Oil and gas drilling is banned on Georges Bank for another three years, but the debate is far from over.

Premier Darrell Dexter announced Thursday his government is extending the moratorium in the waters south of Nova Scotia from 2012 to 2015.

The decision takes place against the backdrop of a catastrophic oil spill in the Gulf of Mexico, with both fishermen and opposition parties urging the government to block development of the wildlife-rich area.

But the extension is much shorter than last time, when the government in 1999 decided to extend the ban until 2012. Dexter said that’s because they’re still waiting on more scientific information to come back.

Two reports are underway but Dexter said more study is needed before a final decision is made.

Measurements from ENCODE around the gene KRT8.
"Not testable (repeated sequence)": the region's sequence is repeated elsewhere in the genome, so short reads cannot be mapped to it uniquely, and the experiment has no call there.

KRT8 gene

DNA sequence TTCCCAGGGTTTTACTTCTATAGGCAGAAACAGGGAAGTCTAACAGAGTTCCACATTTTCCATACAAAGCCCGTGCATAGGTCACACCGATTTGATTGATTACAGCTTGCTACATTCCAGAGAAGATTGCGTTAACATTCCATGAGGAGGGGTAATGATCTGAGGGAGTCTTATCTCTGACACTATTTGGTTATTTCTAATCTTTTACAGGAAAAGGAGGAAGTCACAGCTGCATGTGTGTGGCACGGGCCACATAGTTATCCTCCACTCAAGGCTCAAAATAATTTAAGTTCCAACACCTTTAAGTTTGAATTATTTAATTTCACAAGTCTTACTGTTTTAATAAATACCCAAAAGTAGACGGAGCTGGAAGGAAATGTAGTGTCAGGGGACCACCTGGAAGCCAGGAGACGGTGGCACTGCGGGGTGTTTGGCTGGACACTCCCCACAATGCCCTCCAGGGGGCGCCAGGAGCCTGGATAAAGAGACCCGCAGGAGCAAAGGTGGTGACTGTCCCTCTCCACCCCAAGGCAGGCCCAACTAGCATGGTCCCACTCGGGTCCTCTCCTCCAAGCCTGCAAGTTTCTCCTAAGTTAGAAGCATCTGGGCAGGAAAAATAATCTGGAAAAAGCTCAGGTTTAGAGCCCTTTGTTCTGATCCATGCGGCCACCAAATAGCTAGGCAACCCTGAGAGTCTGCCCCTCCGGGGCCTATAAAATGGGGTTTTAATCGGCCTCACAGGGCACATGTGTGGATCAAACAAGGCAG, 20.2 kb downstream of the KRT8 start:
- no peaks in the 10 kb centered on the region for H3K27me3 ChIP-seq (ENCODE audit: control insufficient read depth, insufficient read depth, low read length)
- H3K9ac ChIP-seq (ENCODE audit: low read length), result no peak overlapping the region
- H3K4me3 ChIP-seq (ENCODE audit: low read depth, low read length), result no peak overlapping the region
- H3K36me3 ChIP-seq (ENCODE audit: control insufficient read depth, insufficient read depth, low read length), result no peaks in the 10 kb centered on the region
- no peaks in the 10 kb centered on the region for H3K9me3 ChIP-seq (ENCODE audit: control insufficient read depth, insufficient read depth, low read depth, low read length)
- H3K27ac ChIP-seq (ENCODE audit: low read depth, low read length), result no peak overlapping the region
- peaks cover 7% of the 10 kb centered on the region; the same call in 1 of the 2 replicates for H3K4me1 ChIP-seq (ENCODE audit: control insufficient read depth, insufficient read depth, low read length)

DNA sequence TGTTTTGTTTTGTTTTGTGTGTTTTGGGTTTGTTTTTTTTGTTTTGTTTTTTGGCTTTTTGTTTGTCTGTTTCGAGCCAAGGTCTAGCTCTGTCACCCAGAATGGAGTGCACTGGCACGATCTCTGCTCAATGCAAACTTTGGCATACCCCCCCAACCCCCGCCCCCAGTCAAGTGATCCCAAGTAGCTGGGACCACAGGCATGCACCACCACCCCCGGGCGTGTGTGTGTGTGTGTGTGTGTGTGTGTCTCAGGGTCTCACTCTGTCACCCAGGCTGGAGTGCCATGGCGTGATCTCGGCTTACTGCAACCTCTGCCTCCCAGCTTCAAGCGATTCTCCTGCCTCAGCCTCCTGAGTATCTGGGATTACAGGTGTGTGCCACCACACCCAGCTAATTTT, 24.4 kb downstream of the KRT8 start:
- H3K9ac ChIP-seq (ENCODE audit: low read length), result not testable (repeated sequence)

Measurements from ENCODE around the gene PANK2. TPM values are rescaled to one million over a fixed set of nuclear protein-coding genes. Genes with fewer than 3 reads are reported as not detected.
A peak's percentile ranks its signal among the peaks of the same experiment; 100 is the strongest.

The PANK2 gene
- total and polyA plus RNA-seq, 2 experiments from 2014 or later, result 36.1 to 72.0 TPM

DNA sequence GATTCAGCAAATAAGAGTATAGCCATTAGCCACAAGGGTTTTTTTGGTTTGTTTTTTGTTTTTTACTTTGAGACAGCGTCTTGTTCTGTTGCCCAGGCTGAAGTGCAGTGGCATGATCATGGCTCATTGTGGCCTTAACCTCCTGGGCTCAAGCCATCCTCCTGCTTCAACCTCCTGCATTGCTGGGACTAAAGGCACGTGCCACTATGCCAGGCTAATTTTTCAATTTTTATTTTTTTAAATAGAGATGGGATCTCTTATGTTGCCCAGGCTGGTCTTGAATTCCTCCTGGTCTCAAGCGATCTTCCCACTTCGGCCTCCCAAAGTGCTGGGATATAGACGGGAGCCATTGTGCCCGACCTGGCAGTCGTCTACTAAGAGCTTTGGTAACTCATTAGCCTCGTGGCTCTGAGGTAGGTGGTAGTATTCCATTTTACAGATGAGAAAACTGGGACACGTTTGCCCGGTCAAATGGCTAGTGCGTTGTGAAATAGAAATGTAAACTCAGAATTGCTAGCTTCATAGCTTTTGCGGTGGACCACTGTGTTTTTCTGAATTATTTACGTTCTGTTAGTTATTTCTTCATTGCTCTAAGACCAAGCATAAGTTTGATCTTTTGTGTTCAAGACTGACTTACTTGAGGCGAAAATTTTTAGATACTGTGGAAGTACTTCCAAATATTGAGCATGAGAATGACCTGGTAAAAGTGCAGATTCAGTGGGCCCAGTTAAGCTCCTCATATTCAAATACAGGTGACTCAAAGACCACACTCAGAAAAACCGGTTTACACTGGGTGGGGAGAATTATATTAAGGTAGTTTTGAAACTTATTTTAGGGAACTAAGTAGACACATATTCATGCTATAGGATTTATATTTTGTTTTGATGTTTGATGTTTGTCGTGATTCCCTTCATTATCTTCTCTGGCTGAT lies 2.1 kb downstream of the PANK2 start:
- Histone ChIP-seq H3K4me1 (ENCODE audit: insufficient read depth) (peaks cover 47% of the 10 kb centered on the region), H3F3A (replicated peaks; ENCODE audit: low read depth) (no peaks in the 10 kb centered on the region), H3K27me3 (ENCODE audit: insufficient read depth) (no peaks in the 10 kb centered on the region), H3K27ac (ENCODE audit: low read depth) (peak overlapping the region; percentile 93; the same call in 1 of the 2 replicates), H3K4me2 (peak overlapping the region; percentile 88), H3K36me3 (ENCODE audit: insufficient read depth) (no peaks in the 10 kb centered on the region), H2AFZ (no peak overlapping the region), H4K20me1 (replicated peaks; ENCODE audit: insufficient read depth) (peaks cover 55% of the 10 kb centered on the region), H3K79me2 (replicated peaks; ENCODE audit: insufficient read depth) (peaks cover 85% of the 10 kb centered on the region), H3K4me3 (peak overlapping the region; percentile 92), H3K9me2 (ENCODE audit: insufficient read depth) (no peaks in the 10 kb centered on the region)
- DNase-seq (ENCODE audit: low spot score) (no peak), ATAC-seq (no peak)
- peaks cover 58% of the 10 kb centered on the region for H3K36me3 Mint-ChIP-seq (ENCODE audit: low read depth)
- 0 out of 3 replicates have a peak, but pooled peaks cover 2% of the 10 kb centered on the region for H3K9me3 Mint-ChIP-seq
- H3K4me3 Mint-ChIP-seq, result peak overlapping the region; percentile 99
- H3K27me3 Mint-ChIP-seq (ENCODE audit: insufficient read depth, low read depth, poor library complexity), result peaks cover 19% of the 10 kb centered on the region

“Some are completed, some are not. What I’m saying is what we have seen so far points out the need for additional scientific inquiry,” said Dexter.

Another factor is that part of the area falls under American jurisdiction. The current American moratorium runs until 2017. Dexter said Nova Scotia won’t necessarily pursue drilling if the Americans do.

He also said Thursday’s decision was not due to the Gulf of Mexico BP spill.

“The event there had little effect on this decision at all. It’s something that raised awareness but we were on a track to make this decision,” he said.

Mark Butler of the Ecology Action Centre was happy to see the moratorium extended but said ideally it should be permanent.

“At some point we have to get out of this, end the cycle of studies and public consultations every five years or every 10 years,” said Butler.

“In the end yes, the science is important, yes, changes in the industry and the technology are important, but the value of Georges Bank doesn’t change, both its ecosystem and to the fishery.”

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